VANCOUVER (NEWS 1130) — The president of the Union of British Columbia Indian Chiefs is condemning an anti-Asian attack on an Indigenous woman, calling it a hateful act of violence.
On Friday night, 27-year-old Dakota Holmes was punched in the face by a man who yelled racist slurs after she sneezed in an East Vancouver park.
Grand Chief Steward Phillip, who is the president of UBCIC, says acts of violence aimed at women of colour have no place in B.C.
“It’s disgusting [and] cowardly, and there needs to be greater accountability for those countless individuals that are assaulting women of colour.”
Holmes was knocked to the ground in the attack and suffered bruises to her face as she was walking her dog, Kato, to the park near St. Catherine’s Street and East 33 Avenue when her seasonal allergies flared up.
Holmes says that out of nowhere, a man approached her and told her to “go back to Asia” and proceed to hit her in the face.
“He was saying all these racist slurs and everything about COVID. All this stuff. I was just confused, this happened so quickly. I was lucky to have my dog with me. He was very protective. He was able to stand ground in between me and the guy,” she told NEWS 1130 on Saturday.
This is my daughter Dakota. We are Indigenous. She was walking her dog last night in #Vancouver when a #racist guy heard her sneezing. He yelled at her, punched her and walked away. He thought she was Asian and her sneezing was #COVID19. @VPD attended. #racism #RacismIsAVirus pic.twitter.com/mBhVgdFaBk
— Don Bain (@lheidli1) May 17, 2020
As the man assaulted her, she says she told the man was not of Asian descent, but the man “kept telling me to go back to China.”
“He just kind of walked away pretty quickly, just left me on the ground. I was just shaken up a little bit,” she added.
Holmes describes the man as white, 5’11”, and weighing over 200 lbs.
She told NEWS 1130 as an Indigenous woman, she is aware of the discrimination, racism, and violence that persists throughout the region.
“It’s sad to say that I’m used to these kinds of actions. It’s not the first time I’ve been punched in the face. Hopefully, it’s the last time. But this kind of stuff is just another day. I’m an Indigenous woman who faces this stuff on a daily basis.”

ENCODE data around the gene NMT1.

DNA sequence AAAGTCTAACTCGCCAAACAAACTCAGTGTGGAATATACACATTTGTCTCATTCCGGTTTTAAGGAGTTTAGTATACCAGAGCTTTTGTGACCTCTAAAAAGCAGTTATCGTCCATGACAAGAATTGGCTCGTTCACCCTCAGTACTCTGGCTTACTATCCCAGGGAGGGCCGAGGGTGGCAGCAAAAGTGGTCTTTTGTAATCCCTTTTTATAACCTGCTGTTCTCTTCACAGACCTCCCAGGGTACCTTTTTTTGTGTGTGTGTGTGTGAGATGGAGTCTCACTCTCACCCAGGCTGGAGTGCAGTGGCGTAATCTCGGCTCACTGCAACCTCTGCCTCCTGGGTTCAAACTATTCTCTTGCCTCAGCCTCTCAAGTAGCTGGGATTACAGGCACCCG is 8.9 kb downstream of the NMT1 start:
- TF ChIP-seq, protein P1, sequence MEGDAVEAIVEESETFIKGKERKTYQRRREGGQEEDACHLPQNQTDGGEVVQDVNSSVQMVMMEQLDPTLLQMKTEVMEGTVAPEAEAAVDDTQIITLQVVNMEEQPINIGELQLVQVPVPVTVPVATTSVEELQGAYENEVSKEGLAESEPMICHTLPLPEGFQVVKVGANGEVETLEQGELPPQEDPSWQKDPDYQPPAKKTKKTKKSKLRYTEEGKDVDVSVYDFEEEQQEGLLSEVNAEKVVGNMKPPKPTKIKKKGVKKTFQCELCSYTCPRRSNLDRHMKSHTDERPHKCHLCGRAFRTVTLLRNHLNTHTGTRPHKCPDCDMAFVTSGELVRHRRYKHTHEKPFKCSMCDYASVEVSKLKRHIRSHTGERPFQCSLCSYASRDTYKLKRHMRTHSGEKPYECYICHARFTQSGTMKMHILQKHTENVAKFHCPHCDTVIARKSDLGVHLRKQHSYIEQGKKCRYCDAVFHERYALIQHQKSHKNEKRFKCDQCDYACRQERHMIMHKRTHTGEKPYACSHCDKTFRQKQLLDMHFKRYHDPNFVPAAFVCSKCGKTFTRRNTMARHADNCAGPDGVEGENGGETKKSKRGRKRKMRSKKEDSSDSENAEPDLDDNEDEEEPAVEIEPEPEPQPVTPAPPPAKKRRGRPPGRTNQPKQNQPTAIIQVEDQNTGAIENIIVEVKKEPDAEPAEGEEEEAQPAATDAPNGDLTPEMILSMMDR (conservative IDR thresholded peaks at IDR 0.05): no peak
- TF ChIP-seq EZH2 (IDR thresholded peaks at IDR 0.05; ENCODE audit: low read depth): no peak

Phillip says while there is “no doubt that racism is, an unfortunate pronounced dimension in today’s society,” he is hoping there will be stronger consequences for hate crime assaults and more vigorous investigations to keep perpetrators accountable for their “cowardly” actions.
Vancouver police have said there has been an increase in reports of anti-Asian hate-motivated incidents and criminal acts amid the COVID-19 pandemic. So far this year 20 similar incidents have been recorded – compared to 12 reported last year.
The Vancouver Police tell NEWS 1130 their initial investigation shows the assault “may have been related to race,” and Diversity Detection and Hate Crimes Investigators are looking to the assault.
“As a police service, we work hard to build strong relationships with marginalized groups in our community and encourage anyone who has experienced hate, bigotry, or discrimination to call us. Hate crimes and hate incidents have always been significantly under-reported,” an email from VPD Sgt. Aaron Roed reads.
Roed encourages witnesses and victims of hate crimes to call the police so they can investigate “help people feel safe and secure.”